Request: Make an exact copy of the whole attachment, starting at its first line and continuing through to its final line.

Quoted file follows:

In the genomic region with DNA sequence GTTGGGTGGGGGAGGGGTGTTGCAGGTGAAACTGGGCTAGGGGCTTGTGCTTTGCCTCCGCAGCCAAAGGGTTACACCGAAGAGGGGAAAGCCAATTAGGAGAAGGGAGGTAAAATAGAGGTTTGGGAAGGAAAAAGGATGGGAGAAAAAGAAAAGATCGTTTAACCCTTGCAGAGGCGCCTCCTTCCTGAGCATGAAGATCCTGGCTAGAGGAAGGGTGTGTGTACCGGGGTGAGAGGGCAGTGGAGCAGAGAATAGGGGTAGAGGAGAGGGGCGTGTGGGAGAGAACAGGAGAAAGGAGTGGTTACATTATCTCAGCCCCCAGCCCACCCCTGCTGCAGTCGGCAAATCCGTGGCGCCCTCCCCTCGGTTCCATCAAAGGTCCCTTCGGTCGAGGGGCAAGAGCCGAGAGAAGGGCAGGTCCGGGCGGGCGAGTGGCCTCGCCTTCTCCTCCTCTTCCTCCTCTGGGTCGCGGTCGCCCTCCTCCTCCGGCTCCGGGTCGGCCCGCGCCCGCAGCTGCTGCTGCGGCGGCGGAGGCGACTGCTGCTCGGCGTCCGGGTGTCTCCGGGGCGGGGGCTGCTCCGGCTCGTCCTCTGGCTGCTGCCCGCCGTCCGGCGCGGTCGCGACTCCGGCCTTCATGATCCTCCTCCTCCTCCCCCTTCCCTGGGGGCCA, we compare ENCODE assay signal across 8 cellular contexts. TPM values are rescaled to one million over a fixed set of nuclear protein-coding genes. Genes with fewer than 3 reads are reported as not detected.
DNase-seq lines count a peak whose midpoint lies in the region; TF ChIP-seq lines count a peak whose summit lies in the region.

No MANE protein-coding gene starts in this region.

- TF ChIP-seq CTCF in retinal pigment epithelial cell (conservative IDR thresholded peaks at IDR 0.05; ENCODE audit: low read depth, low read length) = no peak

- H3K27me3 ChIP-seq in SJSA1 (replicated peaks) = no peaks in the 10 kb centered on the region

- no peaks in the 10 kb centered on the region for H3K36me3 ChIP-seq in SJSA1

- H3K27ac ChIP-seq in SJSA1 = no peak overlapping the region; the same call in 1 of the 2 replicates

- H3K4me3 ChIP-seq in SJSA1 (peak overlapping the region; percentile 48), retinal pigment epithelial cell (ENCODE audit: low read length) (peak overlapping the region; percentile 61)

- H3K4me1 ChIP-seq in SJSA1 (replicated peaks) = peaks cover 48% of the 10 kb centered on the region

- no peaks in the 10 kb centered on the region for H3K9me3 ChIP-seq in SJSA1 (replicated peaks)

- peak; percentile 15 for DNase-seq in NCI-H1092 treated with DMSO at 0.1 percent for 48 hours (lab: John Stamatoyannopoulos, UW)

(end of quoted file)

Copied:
In the genomic region with DNA sequence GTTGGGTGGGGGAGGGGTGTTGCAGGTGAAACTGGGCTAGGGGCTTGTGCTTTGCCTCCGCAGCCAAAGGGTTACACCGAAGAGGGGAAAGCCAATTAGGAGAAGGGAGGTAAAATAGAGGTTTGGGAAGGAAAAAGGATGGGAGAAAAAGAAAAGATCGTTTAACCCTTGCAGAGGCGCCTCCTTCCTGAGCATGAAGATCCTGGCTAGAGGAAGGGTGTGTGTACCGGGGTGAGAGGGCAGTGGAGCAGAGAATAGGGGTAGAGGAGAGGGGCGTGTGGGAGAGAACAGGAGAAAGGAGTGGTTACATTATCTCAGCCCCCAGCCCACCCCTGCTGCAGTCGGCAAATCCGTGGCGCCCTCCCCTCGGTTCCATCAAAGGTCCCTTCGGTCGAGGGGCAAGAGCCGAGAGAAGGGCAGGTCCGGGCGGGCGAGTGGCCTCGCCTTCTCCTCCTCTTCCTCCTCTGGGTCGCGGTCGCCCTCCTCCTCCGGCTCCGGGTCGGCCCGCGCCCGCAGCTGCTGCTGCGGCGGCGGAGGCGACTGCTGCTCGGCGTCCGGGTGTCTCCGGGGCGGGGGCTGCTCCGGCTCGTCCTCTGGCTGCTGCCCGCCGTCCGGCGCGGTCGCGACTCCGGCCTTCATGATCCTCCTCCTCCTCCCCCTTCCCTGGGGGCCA, we compare ENCODE assay signal across 8 cellular contexts. TPM values are rescaled to one million over a fixed set of nuclear protein-coding genes. Genes with fewer than 3 reads are reported as not detected.
DNase-seq lines count a peak whose midpoint lies in the region; TF ChIP-seq lines count a peak whose summit lies in the region.

No MANE protein-coding gene starts in this region.

- TF ChIP-seq CTCF in retinal pigment epithelial cell (conservative IDR thresholded peaks at IDR 0.05; ENCODE audit: low read depth, low read length) = no peak

- H3K27me3 ChIP-seq in SJSA1 (replicated peaks) = no peaks in the 10 kb centered on the region

- no peaks in the 10 kb centered on the region for H3K36me3 ChIP-seq in SJSA1

- H3K27ac ChIP-seq in SJSA1 = no peak overlapping the region; the same call in 1 of the 2 replicates

- H3K4me3 ChIP-seq in SJSA1 (peak overlapping the region; percentile 48), retinal pigment epithelial cell (ENCODE audit: low read length) (peak overlapping the region; percentile 61)

- H3K4me1 ChIP-seq in SJSA1 (replicated peaks) = peaks cover 48% of the 10 kb centered on the region

- no peaks in the 10 kb centered on the region for H3K9me3 ChIP-seq in SJSA1 (replicated peaks)

- peak; percentile 15 for DNase-seq in NCI-H1092 treated with DMSO at 0.1 percent for 48 hours (lab: John Stamatoyannopoulos, UW)